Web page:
Indonesia’s presidential, vice-presidential candidates under the spotlight for allegedly


Meanwhile, Mr Beltsazar noted that the alleged violations thus far are unlikely to amount to any punishment or fines as they are considered “ordinary”. Instead, he said that such violations may be used as political ammunition by the different camps. 

“(This is) compared to ‘heavy’ violations such as vote-counting fraud, civil servants’ questioned neutrality or fraud committed during voting day. 

“The ‘heavy’ violations would sway election results, while the alleged, rather ordinary violation would be an attacking target for the opposing camps,” said Mr Beltzasar. 

The alleged violations are also likely to go unpunished as it is “too risky” for Bawaslu to sanction or disqualify a candidate based on ordinary violations, he said, adding that the rules have limited enforceability and that the agency has constrained resources for thorough monitoring.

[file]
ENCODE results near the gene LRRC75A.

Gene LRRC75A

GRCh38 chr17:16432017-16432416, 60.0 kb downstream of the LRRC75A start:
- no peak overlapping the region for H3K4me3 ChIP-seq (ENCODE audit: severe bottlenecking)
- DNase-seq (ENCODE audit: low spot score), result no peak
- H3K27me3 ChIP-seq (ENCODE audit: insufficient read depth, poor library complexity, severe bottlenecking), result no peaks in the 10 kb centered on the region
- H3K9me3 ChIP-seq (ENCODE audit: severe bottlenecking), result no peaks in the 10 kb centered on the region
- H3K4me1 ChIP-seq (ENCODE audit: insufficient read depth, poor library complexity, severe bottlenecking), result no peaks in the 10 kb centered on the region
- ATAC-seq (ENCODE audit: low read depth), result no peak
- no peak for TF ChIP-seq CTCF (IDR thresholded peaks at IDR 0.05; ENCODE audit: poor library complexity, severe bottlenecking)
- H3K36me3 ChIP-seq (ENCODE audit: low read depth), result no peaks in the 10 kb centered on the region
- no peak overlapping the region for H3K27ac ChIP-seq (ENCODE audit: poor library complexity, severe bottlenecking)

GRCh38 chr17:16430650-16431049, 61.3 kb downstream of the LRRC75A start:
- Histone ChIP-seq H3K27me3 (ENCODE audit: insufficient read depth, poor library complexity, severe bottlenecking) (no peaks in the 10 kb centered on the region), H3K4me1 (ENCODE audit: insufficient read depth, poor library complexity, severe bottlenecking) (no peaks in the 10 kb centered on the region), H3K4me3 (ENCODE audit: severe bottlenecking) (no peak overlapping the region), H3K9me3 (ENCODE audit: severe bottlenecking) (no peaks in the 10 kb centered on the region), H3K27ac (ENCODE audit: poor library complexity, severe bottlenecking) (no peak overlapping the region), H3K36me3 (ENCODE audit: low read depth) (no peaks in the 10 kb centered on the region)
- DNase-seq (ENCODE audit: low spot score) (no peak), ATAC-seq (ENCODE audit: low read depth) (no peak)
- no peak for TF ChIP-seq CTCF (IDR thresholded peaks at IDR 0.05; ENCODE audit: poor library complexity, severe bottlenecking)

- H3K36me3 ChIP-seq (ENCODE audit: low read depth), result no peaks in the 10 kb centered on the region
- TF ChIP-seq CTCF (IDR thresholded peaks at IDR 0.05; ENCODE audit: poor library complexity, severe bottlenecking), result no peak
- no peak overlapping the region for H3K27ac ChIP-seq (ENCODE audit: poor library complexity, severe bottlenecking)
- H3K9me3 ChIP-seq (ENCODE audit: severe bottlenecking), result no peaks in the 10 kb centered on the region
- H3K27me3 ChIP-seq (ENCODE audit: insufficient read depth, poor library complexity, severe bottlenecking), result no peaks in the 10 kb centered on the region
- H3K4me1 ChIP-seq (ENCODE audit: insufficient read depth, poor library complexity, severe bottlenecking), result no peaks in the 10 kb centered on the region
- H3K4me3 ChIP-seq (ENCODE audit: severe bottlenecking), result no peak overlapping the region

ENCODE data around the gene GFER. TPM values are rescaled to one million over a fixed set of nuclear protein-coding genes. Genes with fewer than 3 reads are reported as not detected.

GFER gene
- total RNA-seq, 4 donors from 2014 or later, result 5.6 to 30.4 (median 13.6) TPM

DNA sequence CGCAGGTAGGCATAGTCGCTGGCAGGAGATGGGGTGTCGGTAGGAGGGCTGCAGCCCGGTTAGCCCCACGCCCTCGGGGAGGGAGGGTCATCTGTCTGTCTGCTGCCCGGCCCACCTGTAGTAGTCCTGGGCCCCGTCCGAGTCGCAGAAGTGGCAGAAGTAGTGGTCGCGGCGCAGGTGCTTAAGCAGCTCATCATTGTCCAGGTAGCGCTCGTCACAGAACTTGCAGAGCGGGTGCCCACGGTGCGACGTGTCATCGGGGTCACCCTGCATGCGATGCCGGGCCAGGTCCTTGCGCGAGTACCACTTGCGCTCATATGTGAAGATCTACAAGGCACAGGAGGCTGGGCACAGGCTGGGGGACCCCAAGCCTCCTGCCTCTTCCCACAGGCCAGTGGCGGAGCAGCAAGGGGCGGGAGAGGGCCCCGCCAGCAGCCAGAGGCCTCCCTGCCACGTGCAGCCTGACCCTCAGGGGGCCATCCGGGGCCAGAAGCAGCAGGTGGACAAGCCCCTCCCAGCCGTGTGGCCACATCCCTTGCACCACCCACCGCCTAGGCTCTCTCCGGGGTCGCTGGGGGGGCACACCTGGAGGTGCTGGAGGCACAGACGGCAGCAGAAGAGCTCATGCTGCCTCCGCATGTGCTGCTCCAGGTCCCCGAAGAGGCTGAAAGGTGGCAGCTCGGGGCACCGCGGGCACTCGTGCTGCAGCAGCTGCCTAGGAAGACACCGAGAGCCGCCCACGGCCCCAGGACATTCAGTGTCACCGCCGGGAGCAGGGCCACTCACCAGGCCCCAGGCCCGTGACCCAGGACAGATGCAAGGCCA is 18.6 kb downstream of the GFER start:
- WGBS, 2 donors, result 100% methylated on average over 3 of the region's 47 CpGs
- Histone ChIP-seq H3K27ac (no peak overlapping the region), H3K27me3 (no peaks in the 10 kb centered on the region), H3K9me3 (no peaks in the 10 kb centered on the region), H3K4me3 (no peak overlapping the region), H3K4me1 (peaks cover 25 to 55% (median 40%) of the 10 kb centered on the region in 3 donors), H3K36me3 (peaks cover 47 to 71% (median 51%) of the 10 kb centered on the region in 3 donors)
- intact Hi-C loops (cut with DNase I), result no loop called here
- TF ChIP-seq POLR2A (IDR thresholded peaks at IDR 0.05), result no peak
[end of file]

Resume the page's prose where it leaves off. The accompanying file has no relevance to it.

“Bawaslu’s hands (are tied) to merely reprimanding or issuing a warning for the candidate,” Mr Beltsazar told CNA. 

He added, however, that if the Election Management Bodies are perceived as not taking the alleged violations measurably, there could be a further erosion of trust in the electoral bodies and democratic institutions at large. 

“In the long run, the public’s perception of election integrity may be compromised and, at worst, affect voter turnout and, therefore, delegitimise electoral processes,” said Mr Beltsazar.



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